3 Of The Top Online Language Learning Programs And Apps, Reviewed
Maybe we can FINALLY learn a foreign language.
How are you doing on your New Year’s resolutions? It's never too late to make some, and learning a new language often tops that list.
Many of us are still at home, with possible spare time on our hands. Add to this the hope in our ability to travel again in 2021, thanks to the promising new COVID-19 vaccines.
Online sites and apps are go-tos when it comes to pursuing a new language on our own.
Before you grab for your device, consider a reality check. Over 30 years of experience as a language professor has taught me that we need to temper our expectations.
When it comes to gaining the ease and fluency of a native speaker and retaining what we’ve learned, people need TIME — lots of it, plus plenty of exposure to authentically used language.
Realize that you won’t become fluent using these platforms alone, but when you do get the chance to venture abroad and step foot on foreign soil, you’ll have the confidence to jump right in, eagerly interacting with the locals, and you’ll probably end up having a much more enriching experience than if you relied on Google translate or an English-speaking tour guide.
For the nontraveler who wishes to keep his or her mind occupied while we ride out this pandemic — safely, at home — these platforms are perfect for just that: Jump-start a new language (Italian, Russian, Dutch anyone?) or perhaps review some of your high school French or Spanish.
How it works: Exercises: You match words and short sentences to pictures as you see them written and hear them spoken. You have the chance to repeat with your microphone off or on (although all repetitions are “approved”).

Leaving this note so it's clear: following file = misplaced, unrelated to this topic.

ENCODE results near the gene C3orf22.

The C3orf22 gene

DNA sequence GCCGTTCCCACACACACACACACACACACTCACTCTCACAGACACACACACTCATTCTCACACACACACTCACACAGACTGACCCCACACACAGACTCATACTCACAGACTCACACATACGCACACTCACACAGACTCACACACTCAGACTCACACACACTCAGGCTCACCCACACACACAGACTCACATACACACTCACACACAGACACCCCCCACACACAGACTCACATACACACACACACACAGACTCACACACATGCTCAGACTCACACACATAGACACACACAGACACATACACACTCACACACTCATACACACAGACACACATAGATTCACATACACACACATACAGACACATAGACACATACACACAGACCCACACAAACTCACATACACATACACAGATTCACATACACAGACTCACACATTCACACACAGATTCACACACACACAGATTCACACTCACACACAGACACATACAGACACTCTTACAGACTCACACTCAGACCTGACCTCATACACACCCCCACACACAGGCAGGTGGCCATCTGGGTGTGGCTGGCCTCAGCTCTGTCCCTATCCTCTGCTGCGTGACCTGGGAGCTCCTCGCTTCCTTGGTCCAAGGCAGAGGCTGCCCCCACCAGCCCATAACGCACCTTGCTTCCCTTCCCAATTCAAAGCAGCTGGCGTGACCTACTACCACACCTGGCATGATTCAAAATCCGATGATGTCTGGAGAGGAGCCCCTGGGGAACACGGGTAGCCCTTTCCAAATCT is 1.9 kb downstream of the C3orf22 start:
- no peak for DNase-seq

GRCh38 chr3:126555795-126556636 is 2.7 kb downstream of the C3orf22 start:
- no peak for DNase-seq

Rosetta Stone also provides free “Live Lessons,” which are livestreamed group sessions, corresponding to Rosetta Stone units. This is a good opportunity for live human interaction, using the new language once you have completed the unit.
What it costs: There is a three-day free trial. Subscriptions range from $36 for three months for a language to $179 for 12 months for unlimited languages, or Lifetime for one payment of $199 for unlimited languages.
Pros and cons: The main pro is that it presents the target language without translation to English (or another language), which is how real language is learned. Photos provide the context (true beginners will be doing a lot of guessing). If you pay attention and really think about what you’re doing, it’s a good brain game.
Details at rosettastone.com
How it works: Exercises: You’re given a picture and the word or sentence written under it, in both the target language and English. You listen to the computer say it, and you repeat. This is followed by fill-in-the-blank exercises where you can complete sentences with the new words. (You have to remember the spelling, or go through trial and error,)
What it costs: For one month/$14; three months/$30; six months/$51; 12 months/$83 — all with a 20-day money-back guarantee.
Pros and cons: They are the same — even beginning lessons provide full sentences rather than simple words. One con is that there is reliance on translation to English.
Details at babbel.com
How it works: Exercises: Many match photos to words and phrases, and many are based purely on translation. This is, essentially, a language video game.
What it costs: It is free (downloadable app).
Pros and cons: The main pro is using this one to jog your memory about the language as you pass the time at home or are waiting in line while out in public.
Details at duolingo.com